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Calderon v. Schribner

IN THE UNITED STATES DISTRICT COURT FOR THE EASTERN DISTRICT OF CALIFORNIA


January 12, 2009

ENEDINO CALDERON, PETITIONER,
v.
LARRY SCHRIBNER, WARDEN, CALIPATRIA STATE PRISON, RESPONDENT.

The opinion of the court was delivered by: Timothy M. Burgess United States District Judge

MEMORANDUM DECISION

Petitioner Enedino Calderon, a state prisoner appearing through counsel, has petitioned for a writ of habeas corpus under 28 U.S.C. 2254. Calderon is presently in the custody of the California Department of Corrections and Rehabilitation, incarcerated at the Calipatria State Prison, Calipatria, California.

I. BACKGROUND/PRIOR PROCEEDINGS

In January 2004 Calderon was convicted by a jury of kidnapping for ransom (Count One), robbery (Count Two), false imprisonment (Count Three), and assault with a firearm (Count Four). The jury also found true an allegation that the victim of the kidnapping suffered bodily harm. The jury further found that Calderon personally used a handgun during the commission of Counts One through Four. Calderon was sentenced to a prison term of life without parole ("LWOP") on Count One, plus four years consecutive for the firearm enhancement associated with Count One. The trial court also imposed prison terms on Counts Two through Four and the associated enhancements, but stayed the prison terms pursuant to California Penal Code § 654.

Calderon timely appealed to the California Court of Appeal, Third Appellate District, which reversed the conviction as to Count Three and affirmed the judgment in all other respects in an unpublished decision.*fn1 The California Supreme Court summarily denied review without opinion or citation to authority on January 18, 2006. Calderon's conviction became final 90 days later, April 18, 2006, when his time to petition for a writ of certiorari in the United States Supreme Court lapsed.

On April 6, 2007, Calderon, represented by counsel, filed a petition for a writ of habeas corpus in the California Supreme Court, which denied his petition citing People v. Duvall (1995) 9 Cal.4th 464, 474.*fn2

Calderon, appearing pro se, timely filed a petition for relief in this Court on April 6, 2006 (date stamped April 10, 2006).*fn3 On April 5, 2007, Calderon, represented by counsel, filed his First Amended Petition for relief with leave of court.

The following description of the facts of the crime is distilled from the decision of the California Court of Appeal.*fn4 In the early hours of the morning the victim arrived at work, parked his truck in front of his office, and walked towards the front door of the business. As he did so, three males wearing dark clothing ran toward him. Two of the men were wearing masks, and one of the masked men was armed with a gun. The men grabbed the victim and started beating him about the face, causing him to fall to the ground. One of the assailants pointed the gun at him, and the victim heard what he perceived to be a gunshot. The victim managed to get up and run towards his truck; however, the men caught him and continued beating him, hitting him in the face and on the neck with the gun. During the struggle, the victim managed to unmask the two masked men and recognized them as Calderon and his brother, his former employees. Calderon told the victim nothing would happen to him if he behaved. Calderon, his brother, and the other assailant tied the victim up with red tape. As they were doing so, the victim had the opportunity to observe Calderon and his brother for a couple of minutes before a small, blue car pulled up next to the victim's truck. At that point, the assailants taped the victim's eyes shut, placed him in the trunk of the blue car, got into the vehicle, and drove away from the parking lot. Calderon also told the victim that he was being kidnapped for ransom of $500,000.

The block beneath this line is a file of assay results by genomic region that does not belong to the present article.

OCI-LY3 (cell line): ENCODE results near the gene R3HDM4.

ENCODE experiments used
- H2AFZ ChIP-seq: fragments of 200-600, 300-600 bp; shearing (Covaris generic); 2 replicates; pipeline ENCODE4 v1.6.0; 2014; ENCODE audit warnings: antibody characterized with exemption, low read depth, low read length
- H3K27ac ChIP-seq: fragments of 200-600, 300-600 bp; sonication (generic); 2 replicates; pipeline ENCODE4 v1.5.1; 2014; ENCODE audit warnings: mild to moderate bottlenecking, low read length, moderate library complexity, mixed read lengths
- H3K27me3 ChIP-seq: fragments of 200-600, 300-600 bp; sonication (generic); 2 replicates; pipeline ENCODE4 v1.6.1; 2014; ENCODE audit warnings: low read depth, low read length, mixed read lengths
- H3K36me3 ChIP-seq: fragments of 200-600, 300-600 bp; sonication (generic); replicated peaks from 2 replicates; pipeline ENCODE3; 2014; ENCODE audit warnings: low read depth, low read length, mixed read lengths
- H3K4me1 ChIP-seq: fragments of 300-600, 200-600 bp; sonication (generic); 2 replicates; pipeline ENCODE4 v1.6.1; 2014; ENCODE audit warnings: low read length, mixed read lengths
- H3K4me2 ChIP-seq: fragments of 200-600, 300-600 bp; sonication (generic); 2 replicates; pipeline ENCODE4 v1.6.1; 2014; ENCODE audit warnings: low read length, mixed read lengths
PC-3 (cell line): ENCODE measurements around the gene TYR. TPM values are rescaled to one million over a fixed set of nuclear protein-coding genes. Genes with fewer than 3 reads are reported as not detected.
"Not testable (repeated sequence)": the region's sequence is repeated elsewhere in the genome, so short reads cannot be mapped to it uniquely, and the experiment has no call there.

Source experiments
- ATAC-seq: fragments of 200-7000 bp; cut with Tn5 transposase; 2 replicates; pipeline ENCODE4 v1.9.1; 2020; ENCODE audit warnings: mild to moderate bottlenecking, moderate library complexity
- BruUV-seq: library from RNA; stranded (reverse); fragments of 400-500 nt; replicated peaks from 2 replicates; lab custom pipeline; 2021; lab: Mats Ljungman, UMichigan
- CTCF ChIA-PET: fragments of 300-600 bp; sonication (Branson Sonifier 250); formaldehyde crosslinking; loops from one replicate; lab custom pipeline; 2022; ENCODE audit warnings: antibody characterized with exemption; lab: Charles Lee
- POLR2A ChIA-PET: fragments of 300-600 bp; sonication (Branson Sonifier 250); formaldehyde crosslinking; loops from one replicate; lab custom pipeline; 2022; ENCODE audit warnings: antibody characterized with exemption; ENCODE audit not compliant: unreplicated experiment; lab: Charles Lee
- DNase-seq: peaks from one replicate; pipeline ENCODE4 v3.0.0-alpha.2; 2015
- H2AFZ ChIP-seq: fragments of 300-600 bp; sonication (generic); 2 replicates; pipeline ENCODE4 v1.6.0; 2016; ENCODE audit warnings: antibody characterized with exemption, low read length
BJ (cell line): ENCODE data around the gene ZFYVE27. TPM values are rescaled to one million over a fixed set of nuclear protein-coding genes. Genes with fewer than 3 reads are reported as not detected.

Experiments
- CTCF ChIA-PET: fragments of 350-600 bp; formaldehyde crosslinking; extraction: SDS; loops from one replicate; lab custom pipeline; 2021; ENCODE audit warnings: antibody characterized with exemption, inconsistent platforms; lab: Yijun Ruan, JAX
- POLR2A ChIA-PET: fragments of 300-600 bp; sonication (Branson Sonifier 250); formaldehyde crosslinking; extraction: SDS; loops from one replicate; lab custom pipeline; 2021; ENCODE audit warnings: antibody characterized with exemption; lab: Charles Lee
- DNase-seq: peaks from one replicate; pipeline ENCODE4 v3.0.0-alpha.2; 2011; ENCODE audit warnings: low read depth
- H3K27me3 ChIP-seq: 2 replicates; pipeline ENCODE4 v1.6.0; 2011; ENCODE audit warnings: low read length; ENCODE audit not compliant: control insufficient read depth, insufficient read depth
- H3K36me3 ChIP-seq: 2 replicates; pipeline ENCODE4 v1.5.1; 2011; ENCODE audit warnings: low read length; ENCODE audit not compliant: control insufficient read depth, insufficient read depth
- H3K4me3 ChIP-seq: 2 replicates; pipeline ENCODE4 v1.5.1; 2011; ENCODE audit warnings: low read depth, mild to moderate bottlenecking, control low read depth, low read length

II. GROUNDS PRESENTED/DEFENSES

In his amended petition Calderon raises four grounds: (1) Denial of due process by failing to obtain his personal consent to share an interpreter; (2) denial of due process by excluding his eyewitness identification expert; (3) ineffective assistance of counsel by failing to move that the trial court impose a juvenile sentence under California law; and (4) imposition of a LWOP sentence constituted cruel and unusual punishment, and the failure of appellate counsel to raise the issue constituted ineffective assistance of counsel.

Respondent contends that, except as to the first and second grounds, Calderon has failed to properly exhaust his state court remedies.

In his traverse Calderon voluntarily abandoned his third ground.

III. STANDARD OF REVIEW

Because Calderon filed his petition after April 24, 1996, it is governed by the standard of review set forth in the Antiterrorism and Effective Death Penalty Act of 1996 ("AEDPA"), 28 U.S.C. § 2254(d). Consequently, this Court cannot grant relief unless the decision of the California Court of Appeal was "contrary to, or involved an unreasonable application of, clearly established Federal law, as determined by the Supreme Court of the United States" at the time the state court renders its decision or "was based on an unreasonable determination of the facts in light of the evidence presented in the State court proceeding."*fn5 The Supreme Court has explained that "clearly established Federal law" in § 2254(d)(1) "refers to the holdings, as opposed to the dicta, of [the Supreme Court] as of the time of the relevant state-court decision."*fn6